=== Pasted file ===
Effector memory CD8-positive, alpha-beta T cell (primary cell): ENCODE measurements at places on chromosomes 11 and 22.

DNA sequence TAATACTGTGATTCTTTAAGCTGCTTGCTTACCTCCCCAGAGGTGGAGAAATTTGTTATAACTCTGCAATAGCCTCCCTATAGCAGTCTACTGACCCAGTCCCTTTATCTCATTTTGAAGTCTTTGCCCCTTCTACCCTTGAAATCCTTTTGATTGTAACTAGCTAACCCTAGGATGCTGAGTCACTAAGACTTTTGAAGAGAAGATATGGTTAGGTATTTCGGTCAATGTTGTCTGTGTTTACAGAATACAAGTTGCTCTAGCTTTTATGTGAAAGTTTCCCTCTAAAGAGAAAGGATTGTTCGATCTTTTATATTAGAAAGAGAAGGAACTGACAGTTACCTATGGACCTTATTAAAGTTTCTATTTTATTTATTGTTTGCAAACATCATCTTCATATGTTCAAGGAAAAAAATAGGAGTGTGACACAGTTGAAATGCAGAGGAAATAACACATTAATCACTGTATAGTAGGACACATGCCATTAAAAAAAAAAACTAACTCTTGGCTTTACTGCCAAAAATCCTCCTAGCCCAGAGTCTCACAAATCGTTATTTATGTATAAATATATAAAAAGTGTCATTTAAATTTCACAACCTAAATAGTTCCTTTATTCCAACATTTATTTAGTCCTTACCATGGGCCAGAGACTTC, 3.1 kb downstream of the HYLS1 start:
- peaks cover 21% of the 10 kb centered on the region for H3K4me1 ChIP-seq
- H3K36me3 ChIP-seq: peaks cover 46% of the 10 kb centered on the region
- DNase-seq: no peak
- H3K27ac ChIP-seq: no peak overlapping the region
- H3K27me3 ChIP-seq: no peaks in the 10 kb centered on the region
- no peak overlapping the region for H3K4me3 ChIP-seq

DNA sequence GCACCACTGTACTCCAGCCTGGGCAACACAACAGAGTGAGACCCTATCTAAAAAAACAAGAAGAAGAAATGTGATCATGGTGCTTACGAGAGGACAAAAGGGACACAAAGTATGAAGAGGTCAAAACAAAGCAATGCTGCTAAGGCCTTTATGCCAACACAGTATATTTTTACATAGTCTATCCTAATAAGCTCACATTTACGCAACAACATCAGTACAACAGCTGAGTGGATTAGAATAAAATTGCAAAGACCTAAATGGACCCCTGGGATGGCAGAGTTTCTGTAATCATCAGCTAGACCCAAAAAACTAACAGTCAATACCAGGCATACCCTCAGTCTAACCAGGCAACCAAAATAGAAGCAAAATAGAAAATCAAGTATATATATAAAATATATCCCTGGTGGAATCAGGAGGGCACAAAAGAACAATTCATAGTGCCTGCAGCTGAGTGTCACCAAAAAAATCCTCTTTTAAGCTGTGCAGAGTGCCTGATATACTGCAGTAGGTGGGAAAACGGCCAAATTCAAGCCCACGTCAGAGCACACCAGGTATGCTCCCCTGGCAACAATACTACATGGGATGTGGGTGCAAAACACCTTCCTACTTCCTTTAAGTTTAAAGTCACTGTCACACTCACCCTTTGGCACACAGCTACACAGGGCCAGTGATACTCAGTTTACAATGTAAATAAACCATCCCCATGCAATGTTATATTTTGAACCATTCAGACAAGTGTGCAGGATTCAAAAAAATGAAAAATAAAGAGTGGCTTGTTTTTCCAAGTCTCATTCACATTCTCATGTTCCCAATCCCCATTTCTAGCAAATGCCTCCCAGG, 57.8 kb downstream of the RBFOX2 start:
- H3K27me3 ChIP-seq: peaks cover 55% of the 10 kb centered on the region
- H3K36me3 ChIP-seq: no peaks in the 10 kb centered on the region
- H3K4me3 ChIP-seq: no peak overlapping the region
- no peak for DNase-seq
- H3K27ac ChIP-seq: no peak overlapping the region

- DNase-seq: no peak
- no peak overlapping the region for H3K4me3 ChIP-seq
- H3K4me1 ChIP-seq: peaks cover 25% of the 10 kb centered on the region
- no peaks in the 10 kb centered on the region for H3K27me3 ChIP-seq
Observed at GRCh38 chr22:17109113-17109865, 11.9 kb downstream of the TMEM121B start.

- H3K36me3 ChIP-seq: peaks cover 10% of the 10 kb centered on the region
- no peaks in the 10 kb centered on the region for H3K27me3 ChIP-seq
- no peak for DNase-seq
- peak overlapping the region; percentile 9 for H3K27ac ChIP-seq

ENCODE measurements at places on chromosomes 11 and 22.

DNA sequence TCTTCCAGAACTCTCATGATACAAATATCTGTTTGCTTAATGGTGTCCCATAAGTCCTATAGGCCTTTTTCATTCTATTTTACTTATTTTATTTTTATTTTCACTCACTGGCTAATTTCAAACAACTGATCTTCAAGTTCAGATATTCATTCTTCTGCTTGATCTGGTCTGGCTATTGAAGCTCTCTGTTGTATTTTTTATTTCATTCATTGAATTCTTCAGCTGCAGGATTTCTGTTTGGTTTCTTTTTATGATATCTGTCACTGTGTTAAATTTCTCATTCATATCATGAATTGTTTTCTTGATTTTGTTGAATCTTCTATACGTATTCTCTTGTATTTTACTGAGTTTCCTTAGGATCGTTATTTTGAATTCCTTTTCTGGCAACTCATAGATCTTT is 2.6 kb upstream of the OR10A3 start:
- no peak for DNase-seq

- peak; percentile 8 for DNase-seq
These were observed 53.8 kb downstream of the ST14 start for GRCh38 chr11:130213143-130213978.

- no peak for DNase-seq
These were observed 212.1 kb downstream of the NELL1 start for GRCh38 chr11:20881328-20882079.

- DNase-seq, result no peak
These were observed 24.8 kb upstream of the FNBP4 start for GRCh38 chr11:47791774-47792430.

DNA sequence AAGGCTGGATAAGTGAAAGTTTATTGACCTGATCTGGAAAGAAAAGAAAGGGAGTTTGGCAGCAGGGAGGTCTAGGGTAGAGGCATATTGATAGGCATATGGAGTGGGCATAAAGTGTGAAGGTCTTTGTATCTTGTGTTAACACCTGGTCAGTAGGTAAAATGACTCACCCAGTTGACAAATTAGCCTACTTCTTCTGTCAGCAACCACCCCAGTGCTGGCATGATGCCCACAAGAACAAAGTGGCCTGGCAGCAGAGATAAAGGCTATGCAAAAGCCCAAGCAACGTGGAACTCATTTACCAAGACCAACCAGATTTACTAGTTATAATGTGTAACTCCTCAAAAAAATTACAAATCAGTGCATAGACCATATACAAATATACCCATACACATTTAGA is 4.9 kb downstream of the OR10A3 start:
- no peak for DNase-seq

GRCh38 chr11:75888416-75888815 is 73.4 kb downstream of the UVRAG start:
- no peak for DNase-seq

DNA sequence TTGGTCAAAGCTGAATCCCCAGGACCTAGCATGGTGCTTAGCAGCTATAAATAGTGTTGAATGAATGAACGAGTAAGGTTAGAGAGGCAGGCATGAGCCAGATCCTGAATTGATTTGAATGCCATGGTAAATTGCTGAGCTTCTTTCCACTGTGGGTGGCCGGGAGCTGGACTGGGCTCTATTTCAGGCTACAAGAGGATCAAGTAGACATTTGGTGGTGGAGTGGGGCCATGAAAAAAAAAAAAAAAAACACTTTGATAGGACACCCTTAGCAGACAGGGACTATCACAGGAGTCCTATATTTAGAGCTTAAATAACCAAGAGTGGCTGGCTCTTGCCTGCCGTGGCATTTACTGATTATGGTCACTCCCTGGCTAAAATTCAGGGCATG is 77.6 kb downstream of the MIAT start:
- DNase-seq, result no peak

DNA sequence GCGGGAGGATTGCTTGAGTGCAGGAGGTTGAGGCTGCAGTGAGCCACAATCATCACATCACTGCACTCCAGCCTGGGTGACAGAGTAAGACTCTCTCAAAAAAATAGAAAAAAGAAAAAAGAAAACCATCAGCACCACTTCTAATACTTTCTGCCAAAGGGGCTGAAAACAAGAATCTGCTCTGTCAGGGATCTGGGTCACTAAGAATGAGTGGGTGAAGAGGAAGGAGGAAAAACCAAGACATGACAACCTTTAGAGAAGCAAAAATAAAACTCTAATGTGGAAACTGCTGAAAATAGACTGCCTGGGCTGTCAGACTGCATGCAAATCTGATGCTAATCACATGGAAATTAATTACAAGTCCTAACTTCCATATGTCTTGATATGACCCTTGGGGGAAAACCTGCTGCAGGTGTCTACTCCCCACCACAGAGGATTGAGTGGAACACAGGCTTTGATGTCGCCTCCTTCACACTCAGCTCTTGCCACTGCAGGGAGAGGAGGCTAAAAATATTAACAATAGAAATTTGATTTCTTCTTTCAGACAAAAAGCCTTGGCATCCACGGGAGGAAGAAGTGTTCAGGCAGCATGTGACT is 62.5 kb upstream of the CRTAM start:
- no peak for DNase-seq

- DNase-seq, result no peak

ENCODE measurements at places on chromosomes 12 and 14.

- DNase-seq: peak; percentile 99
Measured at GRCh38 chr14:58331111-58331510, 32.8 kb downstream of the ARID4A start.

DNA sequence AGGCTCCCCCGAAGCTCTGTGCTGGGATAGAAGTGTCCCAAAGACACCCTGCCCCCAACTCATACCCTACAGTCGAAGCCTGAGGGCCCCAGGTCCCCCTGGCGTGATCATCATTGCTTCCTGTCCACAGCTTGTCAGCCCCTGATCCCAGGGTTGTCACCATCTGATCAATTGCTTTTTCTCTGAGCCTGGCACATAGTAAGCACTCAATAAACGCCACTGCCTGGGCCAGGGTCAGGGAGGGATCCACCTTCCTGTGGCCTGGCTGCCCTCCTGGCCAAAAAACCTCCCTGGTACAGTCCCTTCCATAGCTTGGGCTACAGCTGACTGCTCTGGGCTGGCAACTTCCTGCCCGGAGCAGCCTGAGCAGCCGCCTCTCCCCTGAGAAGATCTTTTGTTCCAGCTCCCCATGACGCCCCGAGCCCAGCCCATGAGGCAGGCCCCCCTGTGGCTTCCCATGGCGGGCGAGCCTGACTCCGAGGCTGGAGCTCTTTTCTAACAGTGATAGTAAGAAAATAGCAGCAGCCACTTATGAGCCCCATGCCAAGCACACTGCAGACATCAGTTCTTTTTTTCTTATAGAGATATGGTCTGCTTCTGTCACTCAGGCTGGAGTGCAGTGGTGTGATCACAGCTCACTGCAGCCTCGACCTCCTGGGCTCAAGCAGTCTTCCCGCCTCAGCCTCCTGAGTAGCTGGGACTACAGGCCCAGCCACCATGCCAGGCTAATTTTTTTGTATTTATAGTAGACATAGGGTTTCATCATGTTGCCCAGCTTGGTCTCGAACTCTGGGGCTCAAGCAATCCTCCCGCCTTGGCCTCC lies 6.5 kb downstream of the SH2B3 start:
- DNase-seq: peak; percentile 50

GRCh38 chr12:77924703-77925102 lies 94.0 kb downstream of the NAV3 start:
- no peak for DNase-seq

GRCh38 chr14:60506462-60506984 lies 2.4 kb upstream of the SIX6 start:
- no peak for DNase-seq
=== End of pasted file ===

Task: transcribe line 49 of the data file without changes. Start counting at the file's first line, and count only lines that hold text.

GRCh38 chr14:60506462-60506984 lies 2.4 kb upstream of the SIX6 start: